I Know What You Did Last Summer (1997) - Jim Gillespie

59/100

Ninties teen slasher that
fails to impress.

Director: Jim Gillespie
Producer: Neal H. Moritz, Erik Feig and Stokely Chaffin
Writer: Kevin Williamson
Starring: Jennifer Love Hewitt, Sarah Michelle Gellar, Ryan Phillippe, Freddie Prinze Jr., Johnny Galecki and Anne Haishe
Studios: Mandalay Entertainment and Columbia Pictures
Release Date: October 17, 1997
Country: USA
Budget: $17 million
Box Office: $125.2 million

I Know What You Did Last Summer is a teen-slasher film from director Jim Gillespie and Scream writer Kevin Williamson. It was released on October 17, 1997, by Columbia Pictures. Starring Jennifer Love Hewitt, Ryan Phillippe, Sarah Michelle Gellar, and Freddie Prinze Jr. This film is loosely based on a young-adult novel of the same name that was published in 1973. As of 2018, I Know What You Did Last Summer still stands in the top 10 grossing Horror/Slasher films, bringing in over $125 Million at the box office worldwide.

Four teenagers get wasted and run over a drunken fisherman late one summer evening. They agree to hide the body and cover-up the crime. They all go their separate ways and get away with it for the year. However, when they all get back together, they learn that someone saw what they did last summer. Someone that is stalking and killing everyone involved on that late July evening. Someone that is slicing and dicing his victims with a large hook.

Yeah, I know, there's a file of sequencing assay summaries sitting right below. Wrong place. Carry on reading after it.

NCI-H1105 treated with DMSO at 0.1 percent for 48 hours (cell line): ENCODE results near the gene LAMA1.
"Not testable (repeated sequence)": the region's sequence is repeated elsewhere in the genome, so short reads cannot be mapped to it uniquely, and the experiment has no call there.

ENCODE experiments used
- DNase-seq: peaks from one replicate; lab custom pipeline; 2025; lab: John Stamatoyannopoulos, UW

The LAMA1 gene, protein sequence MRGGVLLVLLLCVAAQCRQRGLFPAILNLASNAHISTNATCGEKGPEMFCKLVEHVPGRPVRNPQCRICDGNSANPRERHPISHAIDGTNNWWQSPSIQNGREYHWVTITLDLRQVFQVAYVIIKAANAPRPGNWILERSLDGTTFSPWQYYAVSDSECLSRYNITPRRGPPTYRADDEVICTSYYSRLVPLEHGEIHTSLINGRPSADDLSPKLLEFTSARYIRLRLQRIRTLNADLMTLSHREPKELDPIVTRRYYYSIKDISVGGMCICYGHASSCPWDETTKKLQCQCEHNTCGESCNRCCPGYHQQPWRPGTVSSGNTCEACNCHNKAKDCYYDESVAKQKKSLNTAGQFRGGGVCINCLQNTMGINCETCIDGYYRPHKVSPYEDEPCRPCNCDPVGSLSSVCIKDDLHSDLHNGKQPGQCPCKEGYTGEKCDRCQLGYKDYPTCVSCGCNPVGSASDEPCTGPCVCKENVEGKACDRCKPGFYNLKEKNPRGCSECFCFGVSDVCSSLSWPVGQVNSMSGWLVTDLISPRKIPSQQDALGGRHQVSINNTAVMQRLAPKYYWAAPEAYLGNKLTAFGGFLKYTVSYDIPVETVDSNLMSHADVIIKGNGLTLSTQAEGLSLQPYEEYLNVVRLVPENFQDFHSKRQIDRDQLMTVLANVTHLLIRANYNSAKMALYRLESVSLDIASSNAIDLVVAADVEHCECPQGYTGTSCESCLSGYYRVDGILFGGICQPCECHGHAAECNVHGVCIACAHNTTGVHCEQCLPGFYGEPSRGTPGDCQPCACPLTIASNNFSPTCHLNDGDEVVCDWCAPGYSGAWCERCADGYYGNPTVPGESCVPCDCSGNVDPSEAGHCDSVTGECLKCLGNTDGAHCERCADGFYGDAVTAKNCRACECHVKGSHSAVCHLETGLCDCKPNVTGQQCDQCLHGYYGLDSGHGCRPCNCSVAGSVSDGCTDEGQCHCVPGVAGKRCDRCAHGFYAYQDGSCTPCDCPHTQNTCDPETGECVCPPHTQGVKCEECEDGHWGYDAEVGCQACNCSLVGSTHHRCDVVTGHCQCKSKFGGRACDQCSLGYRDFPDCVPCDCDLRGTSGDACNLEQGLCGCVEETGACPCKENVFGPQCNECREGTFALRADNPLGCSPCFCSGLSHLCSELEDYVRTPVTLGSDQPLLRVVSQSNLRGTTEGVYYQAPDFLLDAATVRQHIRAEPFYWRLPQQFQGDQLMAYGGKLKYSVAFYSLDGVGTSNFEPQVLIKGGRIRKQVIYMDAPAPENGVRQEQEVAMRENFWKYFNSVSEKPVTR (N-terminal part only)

I Know What You Did Last Summer is a ridiculous movie. It’s corny, sappy and full of teen angst. All of the characters are terribly written and horribly over-the-top. Freddie Prinze Jr. and Ryan Phillippe turn in a laughable acting job. Prinze Jr. is the dense and aloof rich kid, with Phillippe acting like an exaggerated douche-bag. This is the epitome of a nineties teen horror movie. The soundtrack is so dated. Personally, I love these old tunes. The gore is weak. Director Jim Gillespie had wanted to veer away from violence, edging more for a thriller than a traditional slasher. However, the premise works well as a horror movie. But sometimes feels like the late eighties, made-for-tv movie. It’s not that scary.

I remember seeing this when I was a freshman in ‘97, at a girlfriends house. We had her mother rent the VHS from Hollywood Video, and we watched most of it on her couch. I didn’t really like it then, and I don’t really like it all that much now. The famous scene of Jennifer Love Hewitt screaming like a madwoman is done better in parody by Anna Faris in Scary Movie. I can understand why this movie was starting to drip with time-rot. It’s far too cheesy to be taken seriously. Check this out if you are interested in a nineties horror movie marathon. It would work more as a lead up to Scream.